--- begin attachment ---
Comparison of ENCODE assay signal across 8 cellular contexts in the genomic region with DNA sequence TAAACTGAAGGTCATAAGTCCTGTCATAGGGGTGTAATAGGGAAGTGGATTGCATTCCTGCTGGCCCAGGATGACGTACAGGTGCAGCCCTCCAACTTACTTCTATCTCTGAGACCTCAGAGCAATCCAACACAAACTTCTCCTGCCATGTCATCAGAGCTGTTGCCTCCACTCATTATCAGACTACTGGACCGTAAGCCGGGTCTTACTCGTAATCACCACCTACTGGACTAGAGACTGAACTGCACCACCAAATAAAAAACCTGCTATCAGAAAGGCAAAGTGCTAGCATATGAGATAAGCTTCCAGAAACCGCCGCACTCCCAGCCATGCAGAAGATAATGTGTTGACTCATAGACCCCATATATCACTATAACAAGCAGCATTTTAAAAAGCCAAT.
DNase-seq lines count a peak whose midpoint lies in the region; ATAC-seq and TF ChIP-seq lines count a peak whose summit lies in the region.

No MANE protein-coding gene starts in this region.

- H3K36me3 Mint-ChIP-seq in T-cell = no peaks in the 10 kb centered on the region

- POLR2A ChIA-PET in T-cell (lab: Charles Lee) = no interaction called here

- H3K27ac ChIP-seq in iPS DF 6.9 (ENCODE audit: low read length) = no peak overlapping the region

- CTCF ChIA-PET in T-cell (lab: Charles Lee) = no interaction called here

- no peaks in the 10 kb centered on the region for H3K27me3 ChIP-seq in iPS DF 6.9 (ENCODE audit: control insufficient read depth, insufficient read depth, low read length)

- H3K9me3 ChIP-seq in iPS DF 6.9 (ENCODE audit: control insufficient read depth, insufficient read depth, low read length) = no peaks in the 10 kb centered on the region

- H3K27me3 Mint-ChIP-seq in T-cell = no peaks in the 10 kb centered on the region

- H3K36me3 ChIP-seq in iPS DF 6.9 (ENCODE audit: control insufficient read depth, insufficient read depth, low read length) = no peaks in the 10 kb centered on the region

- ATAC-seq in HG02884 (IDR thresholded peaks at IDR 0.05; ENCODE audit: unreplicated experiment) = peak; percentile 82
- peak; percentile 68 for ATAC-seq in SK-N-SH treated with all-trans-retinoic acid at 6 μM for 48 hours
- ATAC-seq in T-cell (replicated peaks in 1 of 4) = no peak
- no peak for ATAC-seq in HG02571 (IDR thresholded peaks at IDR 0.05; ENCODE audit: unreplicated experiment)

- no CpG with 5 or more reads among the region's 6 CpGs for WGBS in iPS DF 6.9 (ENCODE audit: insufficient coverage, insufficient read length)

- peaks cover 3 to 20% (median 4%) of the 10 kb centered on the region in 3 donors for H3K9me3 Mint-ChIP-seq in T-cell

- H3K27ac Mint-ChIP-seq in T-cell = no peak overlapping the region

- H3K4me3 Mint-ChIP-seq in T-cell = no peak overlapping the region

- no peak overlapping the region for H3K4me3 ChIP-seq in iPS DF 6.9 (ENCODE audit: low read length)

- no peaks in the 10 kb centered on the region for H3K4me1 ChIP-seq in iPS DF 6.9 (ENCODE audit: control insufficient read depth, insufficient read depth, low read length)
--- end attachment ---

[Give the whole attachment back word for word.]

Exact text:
Comparison of ENCODE assay signal across 8 cellular contexts in the genomic region with DNA sequence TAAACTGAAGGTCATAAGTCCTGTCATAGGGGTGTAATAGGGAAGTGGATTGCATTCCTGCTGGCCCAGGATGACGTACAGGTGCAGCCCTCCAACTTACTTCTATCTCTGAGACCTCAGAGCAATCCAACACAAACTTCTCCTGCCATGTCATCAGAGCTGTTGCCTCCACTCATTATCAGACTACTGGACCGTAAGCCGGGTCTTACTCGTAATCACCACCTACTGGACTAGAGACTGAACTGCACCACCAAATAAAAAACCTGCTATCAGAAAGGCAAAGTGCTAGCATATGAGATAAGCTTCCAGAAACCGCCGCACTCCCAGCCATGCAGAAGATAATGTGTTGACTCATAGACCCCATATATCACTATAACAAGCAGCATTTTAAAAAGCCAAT.
DNase-seq lines count a peak whose midpoint lies in the region; ATAC-seq and TF ChIP-seq lines count a peak whose summit lies in the region.

No MANE protein-coding gene starts in this region.

- H3K36me3 Mint-ChIP-seq in T-cell = no peaks in the 10 kb centered on the region

- POLR2A ChIA-PET in T-cell (lab: Charles Lee) = no interaction called here

- H3K27ac ChIP-seq in iPS DF 6.9 (ENCODE audit: low read length) = no peak overlapping the region

- CTCF ChIA-PET in T-cell (lab: Charles Lee) = no interaction called here

- no peaks in the 10 kb centered on the region for H3K27me3 ChIP-seq in iPS DF 6.9 (ENCODE audit: control insufficient read depth, insufficient read depth, low read length)

- H3K9me3 ChIP-seq in iPS DF 6.9 (ENCODE audit: control insufficient read depth, insufficient read depth, low read length) = no peaks in the 10 kb centered on the region

- H3K27me3 Mint-ChIP-seq in T-cell = no peaks in the 10 kb centered on the region

- H3K36me3 ChIP-seq in iPS DF 6.9 (ENCODE audit: control insufficient read depth, insufficient read depth, low read length) = no peaks in the 10 kb centered on the region

- ATAC-seq in HG02884 (IDR thresholded peaks at IDR 0.05; ENCODE audit: unreplicated experiment) = peak; percentile 82
- peak; percentile 68 for ATAC-seq in SK-N-SH treated with all-trans-retinoic acid at 6 μM for 48 hours
- ATAC-seq in T-cell (replicated peaks in 1 of 4) = no peak
- no peak for ATAC-seq in HG02571 (IDR thresholded peaks at IDR 0.05; ENCODE audit: unreplicated experiment)

- no CpG with 5 or more reads among the region's 6 CpGs for WGBS in iPS DF 6.9 (ENCODE audit: insufficient coverage, insufficient read length)

- peaks cover 3 to 20% (median 4%) of the 10 kb centered on the region in 3 donors for H3K9me3 Mint-ChIP-seq in T-cell

- H3K27ac Mint-ChIP-seq in T-cell = no peak overlapping the region

- H3K4me3 Mint-ChIP-seq in T-cell = no peak overlapping the region

- no peak overlapping the region for H3K4me3 ChIP-seq in iPS DF 6.9 (ENCODE audit: low read length)

- no peaks in the 10 kb centered on the region for H3K4me1 ChIP-seq in iPS DF 6.9 (ENCODE audit: control insufficient read depth, insufficient read depth, low read length)